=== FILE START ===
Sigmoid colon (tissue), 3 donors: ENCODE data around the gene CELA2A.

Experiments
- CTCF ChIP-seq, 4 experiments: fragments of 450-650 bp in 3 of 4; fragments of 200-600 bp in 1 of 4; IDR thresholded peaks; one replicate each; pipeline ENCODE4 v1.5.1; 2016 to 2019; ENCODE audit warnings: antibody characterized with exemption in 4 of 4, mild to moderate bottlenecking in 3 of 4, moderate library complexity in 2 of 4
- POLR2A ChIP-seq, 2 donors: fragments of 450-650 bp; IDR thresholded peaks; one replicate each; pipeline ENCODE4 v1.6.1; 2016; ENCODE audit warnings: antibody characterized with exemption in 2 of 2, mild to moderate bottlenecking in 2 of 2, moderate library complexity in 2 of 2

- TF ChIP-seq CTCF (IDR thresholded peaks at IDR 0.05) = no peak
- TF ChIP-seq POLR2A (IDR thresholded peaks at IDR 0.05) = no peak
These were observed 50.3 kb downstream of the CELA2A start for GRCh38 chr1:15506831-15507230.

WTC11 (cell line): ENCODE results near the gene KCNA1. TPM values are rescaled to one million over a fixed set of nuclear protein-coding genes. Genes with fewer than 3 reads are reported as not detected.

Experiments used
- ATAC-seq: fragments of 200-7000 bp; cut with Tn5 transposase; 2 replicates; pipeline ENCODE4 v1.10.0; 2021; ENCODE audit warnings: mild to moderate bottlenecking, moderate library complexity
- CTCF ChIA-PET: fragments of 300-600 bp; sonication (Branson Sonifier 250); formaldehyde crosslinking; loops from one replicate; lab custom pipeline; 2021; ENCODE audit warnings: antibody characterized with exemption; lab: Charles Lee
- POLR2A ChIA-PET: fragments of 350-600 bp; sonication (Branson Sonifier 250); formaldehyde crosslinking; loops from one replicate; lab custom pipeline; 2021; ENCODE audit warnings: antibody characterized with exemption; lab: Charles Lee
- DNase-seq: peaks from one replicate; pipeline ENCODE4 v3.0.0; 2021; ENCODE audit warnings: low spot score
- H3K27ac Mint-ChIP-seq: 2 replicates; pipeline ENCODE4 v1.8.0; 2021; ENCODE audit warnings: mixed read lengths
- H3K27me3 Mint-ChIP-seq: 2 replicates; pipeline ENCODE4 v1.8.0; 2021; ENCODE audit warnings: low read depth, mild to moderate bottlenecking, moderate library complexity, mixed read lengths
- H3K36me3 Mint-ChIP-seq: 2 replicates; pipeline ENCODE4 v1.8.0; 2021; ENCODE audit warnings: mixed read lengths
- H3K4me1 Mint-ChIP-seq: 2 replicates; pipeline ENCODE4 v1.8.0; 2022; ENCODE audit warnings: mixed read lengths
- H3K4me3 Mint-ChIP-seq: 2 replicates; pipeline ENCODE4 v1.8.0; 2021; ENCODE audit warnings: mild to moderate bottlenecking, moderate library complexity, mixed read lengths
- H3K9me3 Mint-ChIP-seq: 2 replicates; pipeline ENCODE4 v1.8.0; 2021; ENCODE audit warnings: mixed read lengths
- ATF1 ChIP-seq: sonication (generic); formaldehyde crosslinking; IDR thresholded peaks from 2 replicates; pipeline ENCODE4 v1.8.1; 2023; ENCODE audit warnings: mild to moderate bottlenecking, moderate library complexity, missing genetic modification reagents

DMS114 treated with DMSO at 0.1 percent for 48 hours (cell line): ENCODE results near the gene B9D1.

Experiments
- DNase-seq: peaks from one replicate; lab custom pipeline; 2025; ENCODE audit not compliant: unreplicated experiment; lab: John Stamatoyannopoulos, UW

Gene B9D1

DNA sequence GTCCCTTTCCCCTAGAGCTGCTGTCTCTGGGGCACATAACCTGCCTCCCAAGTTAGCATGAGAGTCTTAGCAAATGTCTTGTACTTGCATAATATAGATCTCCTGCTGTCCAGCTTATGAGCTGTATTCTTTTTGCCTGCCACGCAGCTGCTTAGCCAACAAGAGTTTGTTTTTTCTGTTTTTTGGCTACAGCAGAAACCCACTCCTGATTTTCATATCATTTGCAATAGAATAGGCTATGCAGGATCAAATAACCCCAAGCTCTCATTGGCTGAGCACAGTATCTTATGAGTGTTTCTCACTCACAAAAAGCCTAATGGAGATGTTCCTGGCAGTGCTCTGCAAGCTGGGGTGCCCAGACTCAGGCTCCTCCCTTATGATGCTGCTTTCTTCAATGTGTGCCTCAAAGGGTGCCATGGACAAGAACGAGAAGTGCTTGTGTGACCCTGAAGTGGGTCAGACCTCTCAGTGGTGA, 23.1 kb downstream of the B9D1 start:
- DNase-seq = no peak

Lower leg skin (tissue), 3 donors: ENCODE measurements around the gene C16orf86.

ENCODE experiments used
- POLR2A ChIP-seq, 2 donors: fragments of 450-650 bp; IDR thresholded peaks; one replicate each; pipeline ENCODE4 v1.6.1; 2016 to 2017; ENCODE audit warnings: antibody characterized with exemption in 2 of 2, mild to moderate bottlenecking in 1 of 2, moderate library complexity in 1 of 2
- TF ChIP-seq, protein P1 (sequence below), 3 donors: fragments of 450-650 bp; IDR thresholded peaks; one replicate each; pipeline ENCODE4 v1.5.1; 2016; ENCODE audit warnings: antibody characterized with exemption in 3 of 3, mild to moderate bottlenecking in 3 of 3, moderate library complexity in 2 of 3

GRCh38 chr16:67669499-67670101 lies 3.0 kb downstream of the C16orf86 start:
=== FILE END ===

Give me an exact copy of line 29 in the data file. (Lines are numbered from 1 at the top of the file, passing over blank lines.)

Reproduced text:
- POLR2A ChIP-seq, 2 donors: fragments of 450-650 bp; IDR thresholded peaks; one replicate each; pipeline ENCODE4 v1.6.1; 2016 to 2017; ENCODE audit warnings: antibody characterized with exemption in 2 of 2, mild to moderate bottlenecking in 1 of 2, moderate library complexity in 1 of 2